Available in print and Kindle editions from Amazon!

This section lists contests that charge no entry fees. Unless 
otherwise indicated, competitions are open to all adult writers. 

PRIZES: $500 plus travel and lodging for debate (finalists must
attend debate in MN.)
DETAILS: Philosophy essays to 750 words. Open some years, themed in
others. This year's theme is "Does Technology Free Us or Trap Us?"
CONTACT: Think-Off, c/o Cultural Center, P.O. Box 246, New York
Mills, MN 56567, info@think-off.org, nymills@kulcher.org
WEB: http://www.think-off.org/

DEADLINE: March 31
PRIZES: $200, $100, $50
DETAILS: Science fiction, fantasy or horror to 3500 words, on theme
posted on website. Open only to non-professional writers (as
defined by SFWA).  Theme for 2015 is "Lost Voices."
Contact: Stephen Ramey, Parsec Short Story Contest, 312 N Beaver
St., New Castle, PA 16101
WEB: http://parsecink.com/contest/

DEADLINE: April 1 
PRIZES: $1000, 10x$100, publication
DETAILS: Originally for the best humor poem accepted by a "vanity
poetry contest."  It is now for "best humor poem" in English
(gibberish accepted). 

DEADLINE: April 12 
PRIZES: Blog design and hosting services
DETAILS: Do you have a blog? Would you love to start one soon? Then
tell us why you started your blog or why you would love to start a
blog, and you could win one of our amazing prizes.  Submit 300-700
word entry on EITHER "Why I started my blog" or "Why I would love
to start a blog."  All entries must quote at least one sentence
from the article, "29 Reasons Everyone Should Blog" 
(http://howtostartablogonline.net/why-blog).  See the guidelines for
extensive details on exactly how to submit.

DEADLINE: April 15 
PRIZE: Small cash award 
DETAILS: Edward Bulwer-Lytton was the author of the famous opening
line, "It was a dark and stormy night..." This competition seeks
the best (as in worst) opening lines in any genre of fiction that
you can invent. The line must be a single sentence, as long as you
wish, though a limit of 50-60 words is recommended. Review previous
years' winners online if you're not familiar with this competition. 
Online/Electronic Entries: Yes, preferred
CONTACT: Bulwer-Lytton Fiction Contest, Department of English, San
Jose State University, San Jose, CA 95192, srice@pacbell.net 
WEB: http://www.bulwer-lytton.com

DEADLINE: April 30 
PRIZES: 5x $15,000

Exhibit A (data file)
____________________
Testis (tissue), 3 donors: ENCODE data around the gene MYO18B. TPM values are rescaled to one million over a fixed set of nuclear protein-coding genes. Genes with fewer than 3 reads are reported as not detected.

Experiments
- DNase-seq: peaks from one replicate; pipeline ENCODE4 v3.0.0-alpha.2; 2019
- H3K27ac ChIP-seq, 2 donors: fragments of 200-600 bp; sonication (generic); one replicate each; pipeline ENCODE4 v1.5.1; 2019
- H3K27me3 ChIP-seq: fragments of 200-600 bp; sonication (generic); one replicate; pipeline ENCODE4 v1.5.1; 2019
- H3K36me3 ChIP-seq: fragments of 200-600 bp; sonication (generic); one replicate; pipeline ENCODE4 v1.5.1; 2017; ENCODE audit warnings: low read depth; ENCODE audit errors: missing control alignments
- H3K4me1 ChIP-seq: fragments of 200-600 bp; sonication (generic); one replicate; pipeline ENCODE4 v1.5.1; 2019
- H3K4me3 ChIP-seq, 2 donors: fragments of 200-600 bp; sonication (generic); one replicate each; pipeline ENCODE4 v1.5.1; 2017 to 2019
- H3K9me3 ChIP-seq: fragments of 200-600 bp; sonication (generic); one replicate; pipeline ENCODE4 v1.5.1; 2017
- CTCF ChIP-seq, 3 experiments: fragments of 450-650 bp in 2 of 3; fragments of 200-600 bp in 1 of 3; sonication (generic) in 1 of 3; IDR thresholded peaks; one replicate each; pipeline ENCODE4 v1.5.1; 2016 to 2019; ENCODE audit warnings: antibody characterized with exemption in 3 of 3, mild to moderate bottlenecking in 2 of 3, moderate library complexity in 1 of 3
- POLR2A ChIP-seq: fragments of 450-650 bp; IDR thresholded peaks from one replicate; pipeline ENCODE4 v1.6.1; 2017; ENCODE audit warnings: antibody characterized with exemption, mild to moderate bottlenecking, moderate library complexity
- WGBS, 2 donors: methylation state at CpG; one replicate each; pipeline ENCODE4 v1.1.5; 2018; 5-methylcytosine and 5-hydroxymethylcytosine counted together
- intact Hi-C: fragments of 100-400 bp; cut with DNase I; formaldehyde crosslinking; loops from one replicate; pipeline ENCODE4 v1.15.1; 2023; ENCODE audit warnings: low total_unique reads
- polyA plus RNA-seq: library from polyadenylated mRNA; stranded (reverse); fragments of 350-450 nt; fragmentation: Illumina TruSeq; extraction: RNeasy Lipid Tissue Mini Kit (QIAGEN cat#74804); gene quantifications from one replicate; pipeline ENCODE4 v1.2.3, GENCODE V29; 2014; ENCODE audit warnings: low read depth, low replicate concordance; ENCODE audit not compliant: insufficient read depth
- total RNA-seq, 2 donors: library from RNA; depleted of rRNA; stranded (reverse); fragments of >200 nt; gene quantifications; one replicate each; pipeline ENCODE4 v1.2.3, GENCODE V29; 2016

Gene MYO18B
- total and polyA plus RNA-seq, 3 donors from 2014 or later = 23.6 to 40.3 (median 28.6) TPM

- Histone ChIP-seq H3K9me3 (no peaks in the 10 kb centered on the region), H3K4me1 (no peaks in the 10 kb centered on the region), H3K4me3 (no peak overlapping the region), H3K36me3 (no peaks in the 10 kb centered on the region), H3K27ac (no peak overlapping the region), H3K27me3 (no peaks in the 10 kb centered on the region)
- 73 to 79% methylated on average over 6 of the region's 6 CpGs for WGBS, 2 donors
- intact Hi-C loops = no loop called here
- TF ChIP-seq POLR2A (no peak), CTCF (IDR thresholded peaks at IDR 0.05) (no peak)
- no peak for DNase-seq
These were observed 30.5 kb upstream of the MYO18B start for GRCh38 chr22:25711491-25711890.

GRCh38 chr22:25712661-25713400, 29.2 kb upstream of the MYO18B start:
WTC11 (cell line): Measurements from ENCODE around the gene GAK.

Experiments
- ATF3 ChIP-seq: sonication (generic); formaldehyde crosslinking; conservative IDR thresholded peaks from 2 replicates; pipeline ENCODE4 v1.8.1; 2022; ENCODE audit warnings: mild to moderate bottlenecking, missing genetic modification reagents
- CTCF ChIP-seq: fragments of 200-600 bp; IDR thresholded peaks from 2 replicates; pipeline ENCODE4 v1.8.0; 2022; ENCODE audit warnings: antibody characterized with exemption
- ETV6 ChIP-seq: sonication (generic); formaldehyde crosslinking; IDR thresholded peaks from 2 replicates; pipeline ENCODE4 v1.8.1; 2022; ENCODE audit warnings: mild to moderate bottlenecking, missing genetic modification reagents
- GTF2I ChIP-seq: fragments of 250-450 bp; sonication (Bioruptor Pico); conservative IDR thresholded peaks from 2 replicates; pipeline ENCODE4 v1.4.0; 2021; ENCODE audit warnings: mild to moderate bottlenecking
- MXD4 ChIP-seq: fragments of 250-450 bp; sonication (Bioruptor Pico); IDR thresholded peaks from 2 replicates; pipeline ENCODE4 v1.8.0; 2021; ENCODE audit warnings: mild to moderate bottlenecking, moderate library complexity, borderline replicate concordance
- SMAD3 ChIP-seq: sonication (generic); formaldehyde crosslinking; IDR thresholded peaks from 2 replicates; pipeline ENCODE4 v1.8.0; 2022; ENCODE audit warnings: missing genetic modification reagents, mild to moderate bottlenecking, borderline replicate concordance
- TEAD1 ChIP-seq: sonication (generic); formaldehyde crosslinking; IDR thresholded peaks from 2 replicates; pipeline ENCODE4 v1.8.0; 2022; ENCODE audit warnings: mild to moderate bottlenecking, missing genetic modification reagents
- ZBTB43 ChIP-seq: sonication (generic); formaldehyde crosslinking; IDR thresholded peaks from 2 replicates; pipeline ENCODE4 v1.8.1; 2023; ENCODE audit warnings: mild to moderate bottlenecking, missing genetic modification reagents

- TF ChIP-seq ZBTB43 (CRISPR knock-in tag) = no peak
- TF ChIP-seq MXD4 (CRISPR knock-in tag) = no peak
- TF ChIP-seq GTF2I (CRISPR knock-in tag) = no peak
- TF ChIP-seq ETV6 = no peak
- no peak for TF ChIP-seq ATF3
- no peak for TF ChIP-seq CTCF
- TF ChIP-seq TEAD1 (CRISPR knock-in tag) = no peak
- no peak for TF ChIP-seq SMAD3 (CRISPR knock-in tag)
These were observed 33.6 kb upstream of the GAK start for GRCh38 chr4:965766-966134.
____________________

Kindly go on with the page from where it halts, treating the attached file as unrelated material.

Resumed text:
DETAILS: Open to all US poets between the ages of 21 and 31, with
no published books. 
ONLINE/ELECTRONIC ENTRIES: Yes, required, through online submission
CONTACT: The Ruth Lilly Fellowship Committee, c/o The Poetry
Foundation, 444 N. Michigan Ave., Suite 1850, Chicago, IL 60611 
WEB: http://www.poetryfoundation.org/foundation/prizes_fellowship

DEADLINE: April 30 
PRIZES: CDN $15,000
DETAILS: Open to fiction and nonfiction books published the
preceding year that are evocative of Toronto: Novels, short story
collections, books of poetry, biographies, histories, social
studies, sports, children’s books, photographic collections, etc.. 
CONTACT: Toronto Book Awards, City of Toronto, Cultural
Partnerships, City Hall, 9E, 100 Queen St. W., Toronto, ON  M5H
2N2, Canada, cjones2@toronto.ca
WEB: http://www.toronto.ca/book_awards/submissions.htm

DEADLINE: April 30 
PRIZES: £100
DETAILS: Send up to three poems, of no more than 25 lines
(including blank lines) and 160 words each. Open to UK residents
ONLINE/ELECTRONIC ENTRIES: Yes, online or by e-mail to
info@unitedpress.co.uk (postal entries also accepted)
CONTACT: United Press, Admail 3735, London, EC1B 1JB, UK
WEB: http://www.unitedpress.co.uk/free-poetry-competitions/

The competitions below are offered monthly unless otherwise noted;
all require electronic submissions.

PRIZES: $100 and other prizes
DETAILS: Various monthly fiction, nonfiction and poetry contests;
for some, you must become a member of the site.
WEBSITE: http://www.fanstory.com/contests.jsp

PRIZES: $100, $50, $25, plus review and membership
DETAILS: Must be a member. Competitions throughout the year,
including novels and flash fiction. 
WEBSITE: http://www.thenextbigwriter.com/competition/index.html

DETAILS: Submit fiction, creative nonfiction, prose poetry, and
writing for children/young adults to 1,000 words. The first story
that "knocks the judges' socks off" each month is declared the
winner. Use the link below to access the submission page - that
page has links to the guidelines for submissions.
WEBSITE: http://whidbeystudents.com/student-choice-contest/

PRIZES: $50 to $100 Amazon gift certificates
DETAILS: Short stories, flash fiction, poetry, on themes posted on
WEBSITE: http://www.scribophile.com/contests/ 

PRIZES: $100 in WD books
DETAILS: We'll provide a short, open-ended prompt. In turn, you'll
submit a short story of 750 words or fewer based on that prompt.
You can be funny, poignant, witty, etc.; it is, after all, your
WEBSITE: http://www.writersdigest.com/your-story-competition